Garden Visit: Abbotsbury Subtropical Gardens November 2017. Tropical, Tropical plants, subtropical, subtropical plants, acer, autumn colour, winter day out, winter garden visit, herbaceous, autumn, autumnal colour, late summer garden design, garden, gardening, Dorset, South West, UK, RHS, RHS partner garden, RHS membership, RHS membership benefits.
Acer in full autumn colours

Notable Plants

One of the great things about visiting gardens is the chance to meet new plants. I always have my camera handy for taking notes and pictures for research later.

I’ve seen Fasicularia bicolor in Australia and more recently at a hotel in Cornwall. It’s now familiar but I can never remember its name.

Garden Visit: Abbotsbury Subtropical Gardens November 2017. Tropical, Tropical plants, subtropical, subtropical plants, acer, autumn colour, winter day out, winter garden visit, herbaceous, autumn, autumnal colour, late summer garden design, garden, gardening, Dorset, South West, UK, RHS, RHS partner garden, RHS membership, RHS membership benefits.
Fascicularia bicolor

I think this was the largest Gingko that I’ve seen and the yellow leaves made me stop and stare upwards.

Gingko biloba

The Pseudopanax was well labelled, as were a lot of the specimen trees, and it’s firmly on my wish list.

Garden Visit: Abbotsbury Subtropical Gardens November 2017. Tropical, Tropical plants, subtropical, subtropical plants, acer, autumn colour, winter day out, winter garden visit, herbaceous, autumn, autumnal colour, late summer garden design, garden, gardening, Dorset, South West, UK, RHS, RHS partner garden, RHS membership, RHS membership benefits.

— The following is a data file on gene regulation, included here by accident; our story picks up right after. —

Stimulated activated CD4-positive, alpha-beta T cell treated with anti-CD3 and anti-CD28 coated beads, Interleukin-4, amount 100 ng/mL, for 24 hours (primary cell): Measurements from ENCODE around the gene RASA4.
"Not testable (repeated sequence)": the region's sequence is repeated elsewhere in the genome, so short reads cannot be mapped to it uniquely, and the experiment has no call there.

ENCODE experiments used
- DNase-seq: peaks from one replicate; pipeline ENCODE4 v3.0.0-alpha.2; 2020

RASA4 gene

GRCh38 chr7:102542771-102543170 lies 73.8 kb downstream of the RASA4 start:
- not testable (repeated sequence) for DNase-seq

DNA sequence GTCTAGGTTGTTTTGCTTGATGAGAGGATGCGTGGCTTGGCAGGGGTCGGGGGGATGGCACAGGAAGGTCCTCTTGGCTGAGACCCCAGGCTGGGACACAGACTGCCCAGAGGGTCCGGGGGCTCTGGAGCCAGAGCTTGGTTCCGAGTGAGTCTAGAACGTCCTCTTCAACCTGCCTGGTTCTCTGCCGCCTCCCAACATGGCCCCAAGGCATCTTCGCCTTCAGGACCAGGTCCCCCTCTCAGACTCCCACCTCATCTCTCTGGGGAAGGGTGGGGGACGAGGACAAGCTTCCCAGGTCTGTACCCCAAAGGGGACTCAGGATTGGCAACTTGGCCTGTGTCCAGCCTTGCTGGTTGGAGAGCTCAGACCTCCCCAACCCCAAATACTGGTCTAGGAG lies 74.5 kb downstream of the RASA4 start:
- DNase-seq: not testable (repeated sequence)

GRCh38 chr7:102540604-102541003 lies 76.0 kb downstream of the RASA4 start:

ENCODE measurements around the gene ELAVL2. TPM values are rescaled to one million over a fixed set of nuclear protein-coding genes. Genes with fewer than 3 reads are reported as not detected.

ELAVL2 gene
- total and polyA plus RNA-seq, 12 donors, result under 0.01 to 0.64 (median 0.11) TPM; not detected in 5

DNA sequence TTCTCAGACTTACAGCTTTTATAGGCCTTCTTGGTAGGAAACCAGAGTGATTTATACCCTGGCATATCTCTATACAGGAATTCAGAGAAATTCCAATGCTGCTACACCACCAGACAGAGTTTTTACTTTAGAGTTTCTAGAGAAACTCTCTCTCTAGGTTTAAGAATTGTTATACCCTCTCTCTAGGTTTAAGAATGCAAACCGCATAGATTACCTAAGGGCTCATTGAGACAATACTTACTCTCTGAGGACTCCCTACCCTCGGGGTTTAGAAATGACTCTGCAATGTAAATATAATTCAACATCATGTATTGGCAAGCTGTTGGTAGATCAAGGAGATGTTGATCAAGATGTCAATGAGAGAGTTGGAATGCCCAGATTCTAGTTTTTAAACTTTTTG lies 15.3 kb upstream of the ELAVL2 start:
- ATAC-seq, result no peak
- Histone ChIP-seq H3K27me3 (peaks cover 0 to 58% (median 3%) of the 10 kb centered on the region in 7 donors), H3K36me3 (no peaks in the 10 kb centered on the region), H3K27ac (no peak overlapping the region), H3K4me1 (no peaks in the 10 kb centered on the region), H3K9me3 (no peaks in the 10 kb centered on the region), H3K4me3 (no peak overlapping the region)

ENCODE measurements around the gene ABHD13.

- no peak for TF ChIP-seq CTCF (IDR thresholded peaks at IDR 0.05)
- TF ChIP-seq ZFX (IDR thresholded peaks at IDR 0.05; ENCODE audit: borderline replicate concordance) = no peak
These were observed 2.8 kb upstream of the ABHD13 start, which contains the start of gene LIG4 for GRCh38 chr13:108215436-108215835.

Pseudopanax laetus

I had to take to Twitter to find the identity of this plant. The fruit looked familiar but I just couldn’t place it. Thankfully, Dr Dale Dixon from The Royal Botanic Garden Sydney helped me out with an ID. This is also now on the wish list. Luckily Plant World Seeds lists it.

Garden Visit: Abbotsbury Subtropical Gardens November 2017. Tropical, Tropical plants, subtropical, subtropical plants, acer, autumn colour, winter day out, winter garden visit, herbaceous, autumn, autumnal colour, late summer garden design, garden, gardening, Dorset, South West, UK, RHS, RHS partner garden, RHS membership, RHS membership benefits.
Solanum betaceum – the Tamarillo

Other UK Garden Visits

The Eden Project, Cornwall

Sussex Prairie Garden

RHS Wisley, Surrey, UK

Le Manoir aux Quat’Saisons

Kew Garden

RHS Wisley Visit

Spring planting at RHS Wisley

The benefit of an RHS membership is free entry into the four gardens

Two weeks ago I popped in to RHS Wisley Garden for a look around. I had an hour to spare before I had to pick the other half up from the train station after attending the Crocus open day. Previously when we’ve visited it’s been during the winter months for reasons we don’t really know. So it was nice to see some some different aspects if the garden. I was going to say it’s nice to see some colour in the garden but anyone who has visited during winter can tell you there’s still plenty of stunning displays.

Fritillaries and anemones flowering
Fritillaries and anemones flowering

Newly added to the must have list in my head

I don’t have any trilliums in the garden but after seeing these they’re definitely on the want list. Dark and mysterious they like shady woodland environments. I have plenty of shady areas due to the stone barn in the garden.